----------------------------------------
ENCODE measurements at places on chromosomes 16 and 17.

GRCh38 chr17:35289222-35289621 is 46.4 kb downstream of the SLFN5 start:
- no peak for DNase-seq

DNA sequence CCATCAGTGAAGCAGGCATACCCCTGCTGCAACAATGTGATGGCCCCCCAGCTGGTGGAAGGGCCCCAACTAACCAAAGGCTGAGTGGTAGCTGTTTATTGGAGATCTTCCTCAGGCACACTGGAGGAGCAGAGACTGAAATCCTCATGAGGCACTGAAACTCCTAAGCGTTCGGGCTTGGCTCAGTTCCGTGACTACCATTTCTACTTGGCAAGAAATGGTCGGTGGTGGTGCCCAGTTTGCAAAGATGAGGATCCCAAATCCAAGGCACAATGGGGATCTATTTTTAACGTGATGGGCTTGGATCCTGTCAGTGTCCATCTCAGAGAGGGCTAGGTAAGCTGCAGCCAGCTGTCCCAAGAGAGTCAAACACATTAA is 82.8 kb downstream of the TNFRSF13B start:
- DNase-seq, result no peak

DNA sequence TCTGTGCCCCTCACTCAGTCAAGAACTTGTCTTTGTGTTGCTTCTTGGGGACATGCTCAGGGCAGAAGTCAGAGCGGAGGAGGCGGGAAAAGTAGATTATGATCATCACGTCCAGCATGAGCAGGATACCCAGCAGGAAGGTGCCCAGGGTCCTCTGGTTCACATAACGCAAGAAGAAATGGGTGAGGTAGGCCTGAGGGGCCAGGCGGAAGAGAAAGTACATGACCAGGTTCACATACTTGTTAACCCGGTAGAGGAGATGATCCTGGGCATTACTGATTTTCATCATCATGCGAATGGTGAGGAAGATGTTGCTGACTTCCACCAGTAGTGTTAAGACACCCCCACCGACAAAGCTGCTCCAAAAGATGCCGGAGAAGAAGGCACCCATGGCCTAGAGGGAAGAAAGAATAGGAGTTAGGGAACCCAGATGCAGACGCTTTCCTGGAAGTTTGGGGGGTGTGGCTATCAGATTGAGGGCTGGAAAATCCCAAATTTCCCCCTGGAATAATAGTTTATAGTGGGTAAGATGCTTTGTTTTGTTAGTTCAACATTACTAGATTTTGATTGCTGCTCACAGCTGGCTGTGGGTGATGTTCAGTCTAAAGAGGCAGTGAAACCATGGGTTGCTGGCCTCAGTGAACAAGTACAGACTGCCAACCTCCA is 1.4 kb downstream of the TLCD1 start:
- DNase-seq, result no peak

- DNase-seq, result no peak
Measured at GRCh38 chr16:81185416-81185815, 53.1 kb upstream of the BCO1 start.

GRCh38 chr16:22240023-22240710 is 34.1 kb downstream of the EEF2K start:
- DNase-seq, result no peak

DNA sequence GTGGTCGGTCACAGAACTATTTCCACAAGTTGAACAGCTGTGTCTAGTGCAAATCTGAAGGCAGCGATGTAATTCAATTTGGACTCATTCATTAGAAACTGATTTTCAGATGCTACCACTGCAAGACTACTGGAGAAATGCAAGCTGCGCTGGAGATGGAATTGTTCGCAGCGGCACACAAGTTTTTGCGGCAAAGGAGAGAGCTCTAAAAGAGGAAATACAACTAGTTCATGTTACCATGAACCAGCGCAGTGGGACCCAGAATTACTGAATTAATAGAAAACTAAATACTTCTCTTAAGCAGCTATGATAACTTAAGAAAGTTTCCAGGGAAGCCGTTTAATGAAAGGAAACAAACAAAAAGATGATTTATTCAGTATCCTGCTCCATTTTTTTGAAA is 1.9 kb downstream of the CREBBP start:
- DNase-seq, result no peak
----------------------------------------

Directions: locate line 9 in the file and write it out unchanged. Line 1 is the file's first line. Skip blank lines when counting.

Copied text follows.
Measured at GRCh38 chr16:81185416-81185815, 53.1 kb upstream of the BCO1 start.